Libel case golfer 'not part of club's riff-raff element': Members shunned 'undesirable' player, court told

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The Independent Online
AN AMATEUR golfer accused of cheating so blatantly that it insulted his playing partner's intelligence did not belong to the club's 'riff-raff' element, a court was told yesterday.

John Buckingham, 57, is suing two fellow members of Sherwood Forest Golf Club in Nottinghamshire over allegations that during a competition he twice secretly dropped new balls to replace lost ones, while on another hole he kicked his ball to a more favourable lie.

At Nottingham County Court, Reginald Dove, 50, one of the accusers, accepted that he had described himself in a letter of complaint to a disciplinary committee as 'one of the most respected members of the club', but rejected suggestions that he considered Mr Buckingham 'part of the riff-raff'.

Mr Dove, managing director of an insurance company, told the jury that he had ignored invitations to play with Mr Buckingham after the incident in August 1990.

'Having witnessed what I had, he unfortunately was the last person I would have wanted to play with ever again,' Mr Dove said.

But he later added: ''I don't bear grudges and I do not take the view that cheats should be social outcasts forever.'

Under cross-examination by Patrick Milmo QC, for Mr Buckingham, Mr Dove said that he did not confront Mr Buckingham immediately because there were no other witnesses.

'I had never seen that action by any other player I had been with - it totally shocked and embarrassed me,' he said. Instead he 'agonised for some four or five weeks' before confiding in the club captain, who advised him to lodge a formal complaint.

The case has astounded many observers, not least because it is thought to be the first of its kind in legal history. Mr Buckingham initiated proceedings three years ago after a disciplinary hearing at Sherwood Golf Club ruled there was insufficient evidence to support all the allegations. He had demanded an apology and a contribution to the costs of defending himself, but both accusers declined - a potentially expensive refusal.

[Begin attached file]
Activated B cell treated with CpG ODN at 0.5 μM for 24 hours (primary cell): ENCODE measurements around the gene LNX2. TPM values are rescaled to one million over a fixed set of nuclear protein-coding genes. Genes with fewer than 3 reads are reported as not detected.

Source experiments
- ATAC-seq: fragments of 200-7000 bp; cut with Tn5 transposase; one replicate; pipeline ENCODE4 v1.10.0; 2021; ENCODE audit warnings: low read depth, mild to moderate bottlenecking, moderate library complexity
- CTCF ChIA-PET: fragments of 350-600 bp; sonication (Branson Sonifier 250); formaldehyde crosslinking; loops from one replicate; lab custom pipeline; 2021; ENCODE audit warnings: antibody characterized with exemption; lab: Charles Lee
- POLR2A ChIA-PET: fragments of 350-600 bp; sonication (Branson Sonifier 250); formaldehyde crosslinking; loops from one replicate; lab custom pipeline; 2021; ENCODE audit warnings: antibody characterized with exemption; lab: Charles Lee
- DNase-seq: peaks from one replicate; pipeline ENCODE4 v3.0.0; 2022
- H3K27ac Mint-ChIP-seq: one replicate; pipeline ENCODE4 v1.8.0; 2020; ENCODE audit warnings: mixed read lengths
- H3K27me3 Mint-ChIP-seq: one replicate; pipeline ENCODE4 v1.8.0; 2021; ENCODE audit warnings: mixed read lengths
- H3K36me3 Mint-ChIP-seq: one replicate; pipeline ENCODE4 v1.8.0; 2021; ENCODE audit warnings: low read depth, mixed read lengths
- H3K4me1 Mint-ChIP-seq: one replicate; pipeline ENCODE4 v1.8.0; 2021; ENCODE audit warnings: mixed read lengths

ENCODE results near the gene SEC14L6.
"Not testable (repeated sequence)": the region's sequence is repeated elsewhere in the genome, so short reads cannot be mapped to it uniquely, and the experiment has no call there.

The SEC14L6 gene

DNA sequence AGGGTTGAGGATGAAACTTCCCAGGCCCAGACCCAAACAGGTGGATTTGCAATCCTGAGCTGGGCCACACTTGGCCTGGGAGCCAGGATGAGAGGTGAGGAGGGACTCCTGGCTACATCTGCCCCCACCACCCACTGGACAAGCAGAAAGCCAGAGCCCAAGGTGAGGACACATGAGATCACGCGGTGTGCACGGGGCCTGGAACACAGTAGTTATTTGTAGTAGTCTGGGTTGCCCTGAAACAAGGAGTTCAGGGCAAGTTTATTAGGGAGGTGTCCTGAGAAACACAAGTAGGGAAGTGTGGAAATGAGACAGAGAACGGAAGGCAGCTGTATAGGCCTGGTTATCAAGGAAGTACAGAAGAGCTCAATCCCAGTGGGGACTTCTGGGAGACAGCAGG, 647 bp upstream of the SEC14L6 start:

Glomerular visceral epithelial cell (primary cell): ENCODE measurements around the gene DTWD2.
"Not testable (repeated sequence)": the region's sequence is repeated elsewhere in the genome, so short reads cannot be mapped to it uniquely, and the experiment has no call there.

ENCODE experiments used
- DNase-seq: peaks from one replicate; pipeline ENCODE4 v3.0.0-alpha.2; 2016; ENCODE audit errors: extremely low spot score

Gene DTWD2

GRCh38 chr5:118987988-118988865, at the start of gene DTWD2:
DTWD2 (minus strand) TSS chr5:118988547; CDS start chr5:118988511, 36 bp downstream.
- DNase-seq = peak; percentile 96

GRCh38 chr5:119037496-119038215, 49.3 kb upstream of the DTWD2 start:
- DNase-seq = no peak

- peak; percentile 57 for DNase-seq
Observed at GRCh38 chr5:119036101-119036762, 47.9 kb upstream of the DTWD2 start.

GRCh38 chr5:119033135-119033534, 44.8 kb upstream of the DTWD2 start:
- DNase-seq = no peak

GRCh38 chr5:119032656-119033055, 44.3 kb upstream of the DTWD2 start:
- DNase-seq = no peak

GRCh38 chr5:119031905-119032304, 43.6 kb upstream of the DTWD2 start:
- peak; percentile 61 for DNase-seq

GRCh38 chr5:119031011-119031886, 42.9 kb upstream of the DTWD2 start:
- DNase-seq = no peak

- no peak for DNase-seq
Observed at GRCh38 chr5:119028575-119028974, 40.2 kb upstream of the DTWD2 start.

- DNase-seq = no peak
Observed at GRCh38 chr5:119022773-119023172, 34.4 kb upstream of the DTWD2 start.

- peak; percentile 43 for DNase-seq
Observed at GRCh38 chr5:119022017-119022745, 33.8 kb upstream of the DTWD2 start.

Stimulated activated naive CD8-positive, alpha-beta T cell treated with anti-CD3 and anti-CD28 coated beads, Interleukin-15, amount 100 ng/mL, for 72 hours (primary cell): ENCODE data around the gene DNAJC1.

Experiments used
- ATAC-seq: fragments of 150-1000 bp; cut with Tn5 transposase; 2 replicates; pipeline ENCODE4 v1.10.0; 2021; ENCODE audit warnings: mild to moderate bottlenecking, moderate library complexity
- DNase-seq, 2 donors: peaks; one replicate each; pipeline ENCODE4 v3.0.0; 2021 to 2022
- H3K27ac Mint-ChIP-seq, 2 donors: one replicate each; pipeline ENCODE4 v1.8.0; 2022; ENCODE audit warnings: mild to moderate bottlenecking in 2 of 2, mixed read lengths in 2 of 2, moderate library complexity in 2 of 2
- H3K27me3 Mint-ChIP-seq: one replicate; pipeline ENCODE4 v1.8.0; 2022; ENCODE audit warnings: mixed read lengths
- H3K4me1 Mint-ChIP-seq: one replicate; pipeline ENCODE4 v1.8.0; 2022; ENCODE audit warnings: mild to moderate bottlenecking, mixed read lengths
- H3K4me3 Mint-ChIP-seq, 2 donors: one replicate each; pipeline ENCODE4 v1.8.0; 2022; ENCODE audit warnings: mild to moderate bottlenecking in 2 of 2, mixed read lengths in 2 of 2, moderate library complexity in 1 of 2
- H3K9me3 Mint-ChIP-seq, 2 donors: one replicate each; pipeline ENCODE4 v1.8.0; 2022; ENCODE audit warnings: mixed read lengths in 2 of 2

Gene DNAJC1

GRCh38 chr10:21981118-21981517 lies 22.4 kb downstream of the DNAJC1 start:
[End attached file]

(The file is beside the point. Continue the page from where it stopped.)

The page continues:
Before reaching Nottingham County Court last Wednesday, the parties had already been in front of the High Court to lodge a late defence. The hearing proper is expected to run through to next Tuesday. It will have tied up two QCs, their juniors, a judge and a raft of solicitors for a total of nine days. The judge yesterday informed the court that proceedings were costing about pounds 5,000 for each half hour.

If Mr Buckingham did cheat, it would have barely served his cause in the Sherwood Open. A disastrous score of nine on one of the closing holes knocked him out of contention. Meanwhile, Mr Dove went on to take second prize.

But Mr Dove claimed that cheating in a tournament was 'tantamount to fraud'. Instead of mentioning the matter to Mr Buckingham over a drink in the clubhouse after the round, Mr Dove wrote to the club's committee a month later detailing his accusations.

At about the same time, the committee also received a letter from Graham Rusk, 33, claiming that during a separate round on the same course, Mr Buckingham had followed his ball into a bunker on the seventh hole and then moved it.

Despite being cleared by the disciplinary committee, at which he was represented by a barrister, Mr Buckingham claimed he was shunned by other members of the club. 'The membership looked on me as a very undesirable person to play golf with,' he told the court.

'In general the attitude at Sherwood was, 'Keep away from him, don't play with him'.' He played at the club only handful of times after the hearing and finally let his membership lapse last year.

The retired insurance broker had earlier told the jury of seven women and one man that he had played golf for 15 years, starting at a municipal course while he worked for British Coal before moving to the pounds 426 a year Sherwood Forest club, which has a closed membership of 750.

'I enjoy my golf very much. It is a very important part of my social life. My life revolves around it,' he had said.

Mr Dove and Mr Rusk both deny libel, claiming that the accusations were true and that letters of complaint to the club were protected by legal privilege.

The case continues today.

(Photographs omitted)